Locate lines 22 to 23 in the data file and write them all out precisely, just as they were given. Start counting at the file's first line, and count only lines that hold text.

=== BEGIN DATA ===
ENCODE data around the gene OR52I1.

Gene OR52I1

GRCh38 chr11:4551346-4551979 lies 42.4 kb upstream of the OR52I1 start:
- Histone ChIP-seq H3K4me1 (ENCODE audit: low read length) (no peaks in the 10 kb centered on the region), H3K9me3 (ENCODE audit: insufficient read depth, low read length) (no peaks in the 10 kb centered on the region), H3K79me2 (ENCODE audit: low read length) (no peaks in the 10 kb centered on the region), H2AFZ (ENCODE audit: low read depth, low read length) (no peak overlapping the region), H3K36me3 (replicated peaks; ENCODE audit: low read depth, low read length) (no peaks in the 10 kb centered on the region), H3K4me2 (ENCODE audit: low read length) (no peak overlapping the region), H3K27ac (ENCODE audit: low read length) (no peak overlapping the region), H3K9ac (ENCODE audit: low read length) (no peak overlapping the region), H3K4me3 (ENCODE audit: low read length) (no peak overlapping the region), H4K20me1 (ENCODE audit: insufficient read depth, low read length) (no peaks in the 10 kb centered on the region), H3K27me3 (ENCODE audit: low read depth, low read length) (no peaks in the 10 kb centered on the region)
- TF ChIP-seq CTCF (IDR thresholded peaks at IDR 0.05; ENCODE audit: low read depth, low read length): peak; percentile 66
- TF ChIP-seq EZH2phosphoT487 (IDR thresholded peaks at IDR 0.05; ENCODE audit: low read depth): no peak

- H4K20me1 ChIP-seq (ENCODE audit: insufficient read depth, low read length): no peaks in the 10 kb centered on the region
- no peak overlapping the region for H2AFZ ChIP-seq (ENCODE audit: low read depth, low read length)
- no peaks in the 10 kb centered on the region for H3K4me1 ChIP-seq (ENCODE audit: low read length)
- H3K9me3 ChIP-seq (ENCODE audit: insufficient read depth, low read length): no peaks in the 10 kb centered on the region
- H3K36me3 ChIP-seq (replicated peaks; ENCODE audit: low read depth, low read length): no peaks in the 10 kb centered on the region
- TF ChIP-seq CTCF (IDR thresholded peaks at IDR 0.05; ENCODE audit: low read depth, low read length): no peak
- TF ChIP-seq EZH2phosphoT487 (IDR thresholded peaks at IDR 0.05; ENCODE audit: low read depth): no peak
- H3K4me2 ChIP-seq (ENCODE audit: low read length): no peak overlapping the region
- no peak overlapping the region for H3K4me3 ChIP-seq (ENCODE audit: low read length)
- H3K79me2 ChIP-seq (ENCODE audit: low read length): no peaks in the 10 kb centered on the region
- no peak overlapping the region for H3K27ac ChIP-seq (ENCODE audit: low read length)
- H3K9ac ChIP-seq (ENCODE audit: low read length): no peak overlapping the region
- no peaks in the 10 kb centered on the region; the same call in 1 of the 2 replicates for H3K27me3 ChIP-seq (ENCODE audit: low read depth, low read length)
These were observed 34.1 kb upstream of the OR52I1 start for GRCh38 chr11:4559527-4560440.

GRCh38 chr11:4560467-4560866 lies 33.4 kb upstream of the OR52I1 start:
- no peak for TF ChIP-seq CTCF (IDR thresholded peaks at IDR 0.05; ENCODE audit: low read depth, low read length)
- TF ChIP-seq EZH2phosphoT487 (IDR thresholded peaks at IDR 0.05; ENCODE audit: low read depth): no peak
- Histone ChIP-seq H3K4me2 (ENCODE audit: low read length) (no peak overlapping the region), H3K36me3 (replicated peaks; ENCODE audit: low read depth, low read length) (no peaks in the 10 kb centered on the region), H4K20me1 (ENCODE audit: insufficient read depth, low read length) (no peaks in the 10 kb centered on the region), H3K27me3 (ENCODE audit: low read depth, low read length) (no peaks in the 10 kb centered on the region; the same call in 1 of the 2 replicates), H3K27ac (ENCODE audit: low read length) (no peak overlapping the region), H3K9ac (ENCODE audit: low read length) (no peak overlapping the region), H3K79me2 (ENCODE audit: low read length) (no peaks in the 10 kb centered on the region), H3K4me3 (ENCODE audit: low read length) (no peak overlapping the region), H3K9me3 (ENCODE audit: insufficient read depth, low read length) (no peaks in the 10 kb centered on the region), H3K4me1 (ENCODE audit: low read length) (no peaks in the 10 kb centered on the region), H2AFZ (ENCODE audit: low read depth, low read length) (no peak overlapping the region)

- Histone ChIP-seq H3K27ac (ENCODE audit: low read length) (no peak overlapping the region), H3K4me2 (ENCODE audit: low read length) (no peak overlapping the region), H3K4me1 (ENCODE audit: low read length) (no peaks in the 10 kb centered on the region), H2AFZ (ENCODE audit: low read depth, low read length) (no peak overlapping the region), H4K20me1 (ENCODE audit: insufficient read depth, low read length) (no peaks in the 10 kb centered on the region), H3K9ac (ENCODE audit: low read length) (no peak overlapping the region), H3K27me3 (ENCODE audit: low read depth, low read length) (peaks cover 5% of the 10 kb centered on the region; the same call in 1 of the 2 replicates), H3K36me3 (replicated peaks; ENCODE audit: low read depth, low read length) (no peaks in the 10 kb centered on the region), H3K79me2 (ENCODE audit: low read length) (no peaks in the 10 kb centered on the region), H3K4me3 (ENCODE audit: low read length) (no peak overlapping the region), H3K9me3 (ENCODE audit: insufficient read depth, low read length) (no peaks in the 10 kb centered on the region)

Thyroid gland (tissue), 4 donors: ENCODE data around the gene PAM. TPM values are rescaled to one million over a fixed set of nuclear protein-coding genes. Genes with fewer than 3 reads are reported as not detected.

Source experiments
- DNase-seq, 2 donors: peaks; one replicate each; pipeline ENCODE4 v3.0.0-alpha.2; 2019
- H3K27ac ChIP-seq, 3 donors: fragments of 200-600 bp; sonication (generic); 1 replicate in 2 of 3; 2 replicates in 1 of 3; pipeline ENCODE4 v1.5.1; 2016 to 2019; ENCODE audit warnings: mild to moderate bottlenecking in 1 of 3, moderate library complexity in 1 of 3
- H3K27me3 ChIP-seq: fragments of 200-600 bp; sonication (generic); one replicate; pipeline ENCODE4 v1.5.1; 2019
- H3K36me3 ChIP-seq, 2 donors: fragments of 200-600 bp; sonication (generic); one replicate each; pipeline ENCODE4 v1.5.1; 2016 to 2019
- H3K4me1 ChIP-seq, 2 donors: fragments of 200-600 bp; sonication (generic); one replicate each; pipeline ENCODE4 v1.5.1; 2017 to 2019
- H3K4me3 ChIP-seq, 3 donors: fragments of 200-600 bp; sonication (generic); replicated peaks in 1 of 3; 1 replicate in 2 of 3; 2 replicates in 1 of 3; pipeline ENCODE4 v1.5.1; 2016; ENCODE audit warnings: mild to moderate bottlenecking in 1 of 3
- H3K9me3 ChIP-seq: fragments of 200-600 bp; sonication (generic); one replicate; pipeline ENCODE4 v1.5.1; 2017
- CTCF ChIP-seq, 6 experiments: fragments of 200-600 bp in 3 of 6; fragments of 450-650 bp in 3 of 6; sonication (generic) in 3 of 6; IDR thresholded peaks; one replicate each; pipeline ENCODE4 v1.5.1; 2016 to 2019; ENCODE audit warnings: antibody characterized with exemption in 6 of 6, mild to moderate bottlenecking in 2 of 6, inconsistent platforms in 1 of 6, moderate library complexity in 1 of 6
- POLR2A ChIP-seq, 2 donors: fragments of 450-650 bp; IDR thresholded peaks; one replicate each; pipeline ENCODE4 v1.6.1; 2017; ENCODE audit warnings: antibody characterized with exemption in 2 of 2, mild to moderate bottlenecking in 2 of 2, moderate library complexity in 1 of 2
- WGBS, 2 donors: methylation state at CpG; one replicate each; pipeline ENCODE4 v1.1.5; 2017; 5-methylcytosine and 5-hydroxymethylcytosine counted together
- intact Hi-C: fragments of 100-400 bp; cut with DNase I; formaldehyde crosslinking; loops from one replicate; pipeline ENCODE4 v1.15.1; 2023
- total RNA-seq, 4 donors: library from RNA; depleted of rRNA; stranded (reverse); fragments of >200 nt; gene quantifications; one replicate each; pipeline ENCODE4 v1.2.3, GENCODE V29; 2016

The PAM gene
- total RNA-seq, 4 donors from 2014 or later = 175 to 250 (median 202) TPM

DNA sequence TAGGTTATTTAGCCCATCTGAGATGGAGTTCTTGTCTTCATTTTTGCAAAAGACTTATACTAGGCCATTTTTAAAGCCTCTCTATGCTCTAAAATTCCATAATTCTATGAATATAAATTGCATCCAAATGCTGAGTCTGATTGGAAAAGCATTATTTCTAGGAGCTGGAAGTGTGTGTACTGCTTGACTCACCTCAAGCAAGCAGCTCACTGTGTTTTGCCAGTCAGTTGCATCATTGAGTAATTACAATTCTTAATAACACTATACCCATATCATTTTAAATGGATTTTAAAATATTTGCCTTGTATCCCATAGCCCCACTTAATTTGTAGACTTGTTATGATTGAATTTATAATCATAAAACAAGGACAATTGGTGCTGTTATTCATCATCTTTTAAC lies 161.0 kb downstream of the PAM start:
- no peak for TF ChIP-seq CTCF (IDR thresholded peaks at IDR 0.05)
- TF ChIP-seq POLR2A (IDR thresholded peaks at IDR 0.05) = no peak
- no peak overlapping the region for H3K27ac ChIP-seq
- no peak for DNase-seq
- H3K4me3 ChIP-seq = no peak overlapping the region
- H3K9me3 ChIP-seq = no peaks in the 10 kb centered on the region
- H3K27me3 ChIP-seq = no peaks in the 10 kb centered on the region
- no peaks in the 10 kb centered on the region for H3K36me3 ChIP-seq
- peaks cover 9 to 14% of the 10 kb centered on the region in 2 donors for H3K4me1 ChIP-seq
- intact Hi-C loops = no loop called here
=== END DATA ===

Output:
- no peak for TF ChIP-seq CTCF (IDR thresholded peaks at IDR 0.05; ENCODE audit: low read depth, low read length)
- TF ChIP-seq EZH2phosphoT487 (IDR thresholded peaks at IDR 0.05; ENCODE audit: low read depth): no peak